Tuesday, November 25, 2008

Thanksgiving Fun!

Are you looking for some Thanksgiving ideas for this week? I found a free download called Thanksgiving Helper at www.currclick.com There are also some free downloads for Thanksgiving at www.abcteach.com as well as www.enchantedlearning.com I also enjoy finding craft ideas at www.crayola.com

Some of my favorite memories from childhood Thanksgivings include things like making an outline of my hand, and then adding a beak to the thumb and bird feet underneath, then coloring the whole thing to look like a turkey. Did any of you ever do that?

How many of you did a play of the first Thanksgiving? I was the oldest child and my younger brothers got bossed into being a pilgrim or indian or whatever big sister told them to do. We made great hats out of construction paper! (I used to think you could make anything out of construction paper, crayons and tape...oh wait, maybe I still think that!)

Did any of you ever make a paper chain where each link had something written on it that you were thankful for? That was fun too. Then there was the red and green paper chain with 25 links, one to tear off each day in December...but I am getting ahead of myself!

What fun things did you do as a child or do you do with your own kids for Thanksgiving. Add a coment and tell us all about it. And remember, be thankful!

P.S. If you want to check out some free home school curriculum, www.currclick.com has a special this Friday (along with everyone else!) They are offering some things free that day. The good thing is, you won't have to go out in the cold at 4:30am to look. Happy Thanksgiving!

Thursday, November 20, 2008

Are you challenging your children?

Did you know that the study of human psychology and the brain shows that we all learn best with moderate challenge? When a task is too difficult, we shut down into a self-protection mode and quit thinking or problem solving. Conversely, a simple task also suppresses a learner's thinking. When we are not challenged, we also shut down and quit thinking.

A task or lesson is appropriate when a learner has to take a leap into the unknown, but has enough background information to reach a new level of understanding.

I think more often we err on the side of not challenging children enough. As adults, we have a tendency to underestimate what they are capable of. Try giving your child a little extra challenge and see what happens. Answer his questions with questions that make him think in a different way. You may be surprised at what happens.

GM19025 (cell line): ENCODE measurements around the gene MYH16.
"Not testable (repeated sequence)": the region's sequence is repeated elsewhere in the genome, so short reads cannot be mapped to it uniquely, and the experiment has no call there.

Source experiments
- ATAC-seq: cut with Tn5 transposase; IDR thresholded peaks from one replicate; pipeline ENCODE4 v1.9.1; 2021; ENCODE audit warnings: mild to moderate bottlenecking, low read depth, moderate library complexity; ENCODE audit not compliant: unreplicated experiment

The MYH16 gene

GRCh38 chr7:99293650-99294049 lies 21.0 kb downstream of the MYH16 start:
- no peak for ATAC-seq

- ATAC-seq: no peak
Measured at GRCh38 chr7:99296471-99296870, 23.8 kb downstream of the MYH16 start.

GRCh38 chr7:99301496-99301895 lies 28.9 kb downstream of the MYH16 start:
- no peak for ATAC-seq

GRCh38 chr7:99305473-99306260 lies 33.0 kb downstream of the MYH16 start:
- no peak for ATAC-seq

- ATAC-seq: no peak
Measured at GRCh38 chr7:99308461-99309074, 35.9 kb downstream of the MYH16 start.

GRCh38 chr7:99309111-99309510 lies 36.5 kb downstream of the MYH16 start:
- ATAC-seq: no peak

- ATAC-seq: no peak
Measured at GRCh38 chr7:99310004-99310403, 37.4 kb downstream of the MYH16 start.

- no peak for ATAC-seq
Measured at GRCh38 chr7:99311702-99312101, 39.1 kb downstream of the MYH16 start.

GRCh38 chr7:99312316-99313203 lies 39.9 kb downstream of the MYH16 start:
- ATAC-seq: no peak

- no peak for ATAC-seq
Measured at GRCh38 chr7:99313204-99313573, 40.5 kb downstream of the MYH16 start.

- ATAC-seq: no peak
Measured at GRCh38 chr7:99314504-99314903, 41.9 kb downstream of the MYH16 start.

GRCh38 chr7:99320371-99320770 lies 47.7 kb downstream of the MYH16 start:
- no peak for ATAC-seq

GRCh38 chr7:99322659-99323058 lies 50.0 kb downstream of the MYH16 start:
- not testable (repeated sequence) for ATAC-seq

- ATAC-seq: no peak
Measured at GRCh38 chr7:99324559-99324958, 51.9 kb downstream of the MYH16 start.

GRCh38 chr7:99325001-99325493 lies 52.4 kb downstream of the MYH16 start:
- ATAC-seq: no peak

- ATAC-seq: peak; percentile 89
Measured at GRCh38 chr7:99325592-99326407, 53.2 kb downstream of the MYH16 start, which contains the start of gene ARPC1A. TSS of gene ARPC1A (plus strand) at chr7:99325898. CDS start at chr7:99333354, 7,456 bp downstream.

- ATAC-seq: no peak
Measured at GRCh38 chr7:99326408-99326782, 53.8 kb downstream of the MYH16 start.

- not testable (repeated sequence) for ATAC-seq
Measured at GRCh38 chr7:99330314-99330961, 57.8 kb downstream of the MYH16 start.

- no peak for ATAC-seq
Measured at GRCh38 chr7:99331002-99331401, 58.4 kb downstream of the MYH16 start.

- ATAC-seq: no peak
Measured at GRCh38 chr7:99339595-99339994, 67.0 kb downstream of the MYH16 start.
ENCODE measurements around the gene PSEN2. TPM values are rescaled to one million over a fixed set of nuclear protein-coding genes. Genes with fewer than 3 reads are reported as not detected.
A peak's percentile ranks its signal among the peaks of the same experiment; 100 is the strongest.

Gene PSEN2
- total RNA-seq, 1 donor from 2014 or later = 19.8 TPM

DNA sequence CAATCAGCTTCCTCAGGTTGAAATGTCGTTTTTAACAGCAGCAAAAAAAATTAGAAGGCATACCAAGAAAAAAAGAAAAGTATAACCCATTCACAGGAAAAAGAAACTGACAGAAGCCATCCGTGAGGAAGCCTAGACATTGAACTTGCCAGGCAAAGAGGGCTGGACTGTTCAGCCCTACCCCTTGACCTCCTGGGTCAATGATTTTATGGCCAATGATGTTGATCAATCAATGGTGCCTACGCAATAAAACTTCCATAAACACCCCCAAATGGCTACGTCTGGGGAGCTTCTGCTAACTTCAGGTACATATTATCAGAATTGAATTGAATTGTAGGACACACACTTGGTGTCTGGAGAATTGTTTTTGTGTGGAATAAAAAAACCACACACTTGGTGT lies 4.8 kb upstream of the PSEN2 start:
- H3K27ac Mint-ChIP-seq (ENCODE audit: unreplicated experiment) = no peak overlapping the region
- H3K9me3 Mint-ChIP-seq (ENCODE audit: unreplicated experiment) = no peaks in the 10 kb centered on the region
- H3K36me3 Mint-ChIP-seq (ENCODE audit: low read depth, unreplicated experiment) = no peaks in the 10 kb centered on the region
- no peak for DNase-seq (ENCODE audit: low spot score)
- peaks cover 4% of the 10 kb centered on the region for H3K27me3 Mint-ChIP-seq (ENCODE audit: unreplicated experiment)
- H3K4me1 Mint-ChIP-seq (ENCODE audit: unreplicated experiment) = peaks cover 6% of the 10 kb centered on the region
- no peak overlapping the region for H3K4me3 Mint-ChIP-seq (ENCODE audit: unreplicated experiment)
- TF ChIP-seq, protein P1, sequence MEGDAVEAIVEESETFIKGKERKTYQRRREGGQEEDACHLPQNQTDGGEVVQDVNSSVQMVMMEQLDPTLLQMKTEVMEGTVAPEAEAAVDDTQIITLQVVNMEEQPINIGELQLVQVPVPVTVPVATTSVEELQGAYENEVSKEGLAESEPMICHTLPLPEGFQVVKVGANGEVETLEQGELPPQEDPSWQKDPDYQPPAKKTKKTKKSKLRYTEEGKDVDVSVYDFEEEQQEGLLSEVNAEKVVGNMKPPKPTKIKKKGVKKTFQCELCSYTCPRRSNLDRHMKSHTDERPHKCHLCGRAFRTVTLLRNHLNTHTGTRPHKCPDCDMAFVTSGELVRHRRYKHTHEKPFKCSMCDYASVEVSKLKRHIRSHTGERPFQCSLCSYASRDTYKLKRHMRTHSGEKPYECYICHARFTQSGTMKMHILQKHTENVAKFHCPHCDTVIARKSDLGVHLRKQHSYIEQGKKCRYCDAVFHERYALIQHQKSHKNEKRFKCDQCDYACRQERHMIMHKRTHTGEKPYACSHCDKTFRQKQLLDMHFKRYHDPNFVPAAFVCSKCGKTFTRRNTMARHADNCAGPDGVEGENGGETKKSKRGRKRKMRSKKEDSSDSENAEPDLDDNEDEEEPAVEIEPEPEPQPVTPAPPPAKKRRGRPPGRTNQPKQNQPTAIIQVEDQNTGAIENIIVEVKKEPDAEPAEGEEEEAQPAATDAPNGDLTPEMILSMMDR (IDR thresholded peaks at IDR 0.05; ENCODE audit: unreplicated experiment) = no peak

One way to give your kids an extra challenge is to ditch the worksheets and have them take what they have learned and create a product that reflects their learning. Maybe she could create a board game, make a sculpture, or write a tall tale. How about a cartoon, a scale drawing or a map. She could write a play, give a sales pitch to you or create a pamphlet, diorama, graph or puppet show. The sky is the limit, and when you go through the process of creating a product, you learn so much more!

What fun ways have you and your children gone a little deeper in learning? Feel free to add a comment with your great idea!

Tuesday, November 18, 2008

A Project for the Birds

I just read about something that might interest you.

Looking for a new unit study to share with your
families? The Cornell Lab of Ornithology has just
released its new Homeschooler’s Guide to
Project FeederWatch. This free study guide
includes activity ideas in all of the subject areas.
You can use the guide as a stand-alone resource,
or pay a small subscription fee to sign up for
Project FeederWatch. Those who subscribe can
submit their findings online and add to the body
of scientific knowledge in the study of
To download the free Homeschooler’s Guide to
Project FeederWatch, visit
www.feederwatch.org, and click on the
‘Education / Home School’ button.

Thursday, November 13, 2008

Spelling Ideas

Over the past few years, I have had a lot of requests from moms for help with spelling curriculum. This seems to be a common frustration for home school moms. What have you used that was effective? Do you know of any great programs or websites that would be a good resource for other moms?

One thing I like to do with kids for spelling practice involves a cheap can of shaving cream. Put a mess of shaving cream on a baking sheet, cutting board, or even on the wall of the bathtub. Then, have your child spell words into the shaving cream. This is especially great for tactile-kinesthetic learners, but also great fun for any kind of learner! It's a visual activity, and if you have the child spell the word aloud as they write it, it becomes an auditory exercise as well.